In 1929, Stalin launched the Holodomor—literally, “killing by hunger”—a program of genocide that witnessed the death of nearly four million Ukrainians.  Less than a decade later the Red Army briefly occupied the Polish-ruled western part of the country—the first time Russia had ever controlled this part of Ukraine – but two years after this the Nazis overran Ukraine and two years after that, the Red Army returned.  In all more than 5,000,000 Ukrainians died during the war years so Ukraine is no newcomer to the horrors being inflicted upon its citizens.

When the Soviet Union began to fall apart, Ukraine declared its independence (August 24, 1991) with a country-wide plebiscite confirming this declaration 3 months later.

The glass bubble

Like a child viewing himself in a fairground distorting mirror, Putin seems to exist in a Soviet-era bubble. Not only does he have the objective of re-establishing Soviet-era hegemony of neighbouring peoples, he also appears to be paranoid about the USA and more generally NATO, giving the impression that he believes it would only be a matter of time before one or more NATO countries would invade Russia without pre-emptive Russian action.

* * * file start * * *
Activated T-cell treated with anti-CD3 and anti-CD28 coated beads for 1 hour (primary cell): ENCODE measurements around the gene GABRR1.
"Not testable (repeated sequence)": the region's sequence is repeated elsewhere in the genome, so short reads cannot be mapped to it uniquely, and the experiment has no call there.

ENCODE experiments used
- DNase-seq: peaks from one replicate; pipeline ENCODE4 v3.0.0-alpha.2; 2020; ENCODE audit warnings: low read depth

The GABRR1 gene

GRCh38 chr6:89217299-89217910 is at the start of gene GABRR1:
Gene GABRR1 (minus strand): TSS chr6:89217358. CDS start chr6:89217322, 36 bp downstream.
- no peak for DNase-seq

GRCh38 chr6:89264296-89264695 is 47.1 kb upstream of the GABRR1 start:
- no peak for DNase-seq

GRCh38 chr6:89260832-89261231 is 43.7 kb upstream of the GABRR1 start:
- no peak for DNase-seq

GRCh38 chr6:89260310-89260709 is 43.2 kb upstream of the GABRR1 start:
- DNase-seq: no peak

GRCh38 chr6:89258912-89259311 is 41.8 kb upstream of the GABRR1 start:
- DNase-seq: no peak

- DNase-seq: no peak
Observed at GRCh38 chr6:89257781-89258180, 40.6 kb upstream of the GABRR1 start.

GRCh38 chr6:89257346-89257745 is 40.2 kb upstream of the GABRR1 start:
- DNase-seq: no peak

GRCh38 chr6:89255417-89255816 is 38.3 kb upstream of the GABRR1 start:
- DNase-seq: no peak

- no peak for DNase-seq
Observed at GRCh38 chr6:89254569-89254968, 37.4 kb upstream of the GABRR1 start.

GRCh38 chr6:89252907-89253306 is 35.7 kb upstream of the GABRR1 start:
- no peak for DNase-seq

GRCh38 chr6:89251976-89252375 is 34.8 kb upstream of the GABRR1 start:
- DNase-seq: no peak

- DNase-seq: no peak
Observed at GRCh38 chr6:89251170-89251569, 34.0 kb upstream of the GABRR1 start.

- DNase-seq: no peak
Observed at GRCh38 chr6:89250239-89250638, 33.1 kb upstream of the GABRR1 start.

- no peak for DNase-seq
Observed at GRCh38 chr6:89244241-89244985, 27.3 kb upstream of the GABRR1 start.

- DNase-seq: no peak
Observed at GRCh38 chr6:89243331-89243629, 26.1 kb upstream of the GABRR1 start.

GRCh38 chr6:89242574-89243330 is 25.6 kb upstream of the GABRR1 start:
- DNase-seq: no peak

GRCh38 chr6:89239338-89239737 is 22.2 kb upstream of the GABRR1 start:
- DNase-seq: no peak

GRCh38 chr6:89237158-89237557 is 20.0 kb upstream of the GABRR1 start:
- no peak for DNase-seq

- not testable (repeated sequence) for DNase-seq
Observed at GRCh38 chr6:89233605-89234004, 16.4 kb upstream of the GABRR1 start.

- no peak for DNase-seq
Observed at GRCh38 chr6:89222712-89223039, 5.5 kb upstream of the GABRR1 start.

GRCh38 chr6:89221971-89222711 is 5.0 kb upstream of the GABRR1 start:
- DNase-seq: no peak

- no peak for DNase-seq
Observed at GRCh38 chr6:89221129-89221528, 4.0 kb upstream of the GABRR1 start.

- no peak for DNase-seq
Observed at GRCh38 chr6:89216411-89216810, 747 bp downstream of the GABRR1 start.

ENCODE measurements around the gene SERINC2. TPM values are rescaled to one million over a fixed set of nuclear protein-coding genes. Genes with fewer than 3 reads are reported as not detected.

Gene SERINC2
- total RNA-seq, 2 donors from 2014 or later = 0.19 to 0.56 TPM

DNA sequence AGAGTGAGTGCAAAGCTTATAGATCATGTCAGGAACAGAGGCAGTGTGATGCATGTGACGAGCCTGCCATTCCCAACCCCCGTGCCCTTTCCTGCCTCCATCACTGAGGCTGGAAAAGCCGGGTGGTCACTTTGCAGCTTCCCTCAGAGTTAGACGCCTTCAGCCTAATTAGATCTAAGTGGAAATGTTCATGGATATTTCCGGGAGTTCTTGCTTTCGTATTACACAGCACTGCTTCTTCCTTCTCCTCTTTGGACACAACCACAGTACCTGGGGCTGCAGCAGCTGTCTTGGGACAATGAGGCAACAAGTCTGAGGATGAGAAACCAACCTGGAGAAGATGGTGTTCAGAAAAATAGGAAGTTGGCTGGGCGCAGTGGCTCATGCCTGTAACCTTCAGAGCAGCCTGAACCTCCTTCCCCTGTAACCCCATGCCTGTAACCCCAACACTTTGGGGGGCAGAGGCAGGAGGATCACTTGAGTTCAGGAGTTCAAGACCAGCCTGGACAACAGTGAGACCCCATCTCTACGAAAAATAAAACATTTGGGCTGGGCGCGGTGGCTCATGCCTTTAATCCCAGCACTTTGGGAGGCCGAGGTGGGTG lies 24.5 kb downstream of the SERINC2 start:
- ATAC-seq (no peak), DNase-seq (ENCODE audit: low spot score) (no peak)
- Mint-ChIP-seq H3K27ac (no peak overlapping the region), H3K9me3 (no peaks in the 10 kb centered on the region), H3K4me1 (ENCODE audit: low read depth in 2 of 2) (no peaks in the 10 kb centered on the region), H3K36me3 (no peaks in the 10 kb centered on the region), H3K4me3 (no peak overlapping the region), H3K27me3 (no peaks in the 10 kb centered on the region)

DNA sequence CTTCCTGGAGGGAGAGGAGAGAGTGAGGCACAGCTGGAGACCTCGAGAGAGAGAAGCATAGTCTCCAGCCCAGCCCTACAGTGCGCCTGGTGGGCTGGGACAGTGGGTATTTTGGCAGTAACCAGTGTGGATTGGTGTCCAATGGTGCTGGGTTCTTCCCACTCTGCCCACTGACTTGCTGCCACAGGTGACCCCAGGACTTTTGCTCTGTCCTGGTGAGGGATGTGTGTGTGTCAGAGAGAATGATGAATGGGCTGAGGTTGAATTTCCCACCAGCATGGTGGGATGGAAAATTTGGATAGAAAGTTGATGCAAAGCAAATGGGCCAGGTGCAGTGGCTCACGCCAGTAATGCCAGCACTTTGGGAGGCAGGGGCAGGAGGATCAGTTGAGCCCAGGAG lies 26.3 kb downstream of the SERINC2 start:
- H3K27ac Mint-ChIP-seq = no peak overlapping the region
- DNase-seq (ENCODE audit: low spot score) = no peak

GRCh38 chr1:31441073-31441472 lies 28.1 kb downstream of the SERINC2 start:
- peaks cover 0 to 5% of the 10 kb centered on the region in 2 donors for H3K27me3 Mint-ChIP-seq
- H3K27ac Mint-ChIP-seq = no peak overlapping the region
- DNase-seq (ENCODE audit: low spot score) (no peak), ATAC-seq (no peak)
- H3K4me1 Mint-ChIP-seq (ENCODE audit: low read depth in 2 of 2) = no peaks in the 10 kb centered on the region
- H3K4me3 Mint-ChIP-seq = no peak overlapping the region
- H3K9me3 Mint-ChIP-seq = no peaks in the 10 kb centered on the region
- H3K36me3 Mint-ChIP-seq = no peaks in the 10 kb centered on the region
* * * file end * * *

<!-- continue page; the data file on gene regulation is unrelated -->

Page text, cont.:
I personally am at a loss to understand how he has come to this conclusion absent any action or word from anyone to signal this other than positioning of NATO troops and armour near the Russian border to counter Russian acts.  Or maybe it’s simply posturing using that age old tactic of creating an external enemy to deflect from domestic problems.

When he overran Crimea and the Donbas, Russian state media claimed that Ukraine had been taken over by a neo-Nazi junta and that Russian forces were going in to liberate undefended Ukrainians. As the extraordinary, heroic Ukrainian response has shown, these claims are nonsense. And saying that Ukraine doesn’t really exist is as absurd as saying that Ireland doesn’t exist because it was once under English rule (much, much longer, in fact, than Ukraine was part of the Soviet Union) or that Texans are really Mexicans or the Dutch are really Spanish or Norwegians are really Swedes.

The idea of a ‘failed state’ and their needing to be defended against their government of ‘drug addicts and neo-Nazis’ is being heroically disproved in the ravaged cities, towns and villages of Ukraine each day. As for the neo-Nazi insult, this is incredible in the truest sense of the word.  Volodymyr Zelensky, is Jewish and in the most recent parliamentary elections, in 2019, Ukraine’s far-right party, Svoboda, won less than 3 percent of the vote.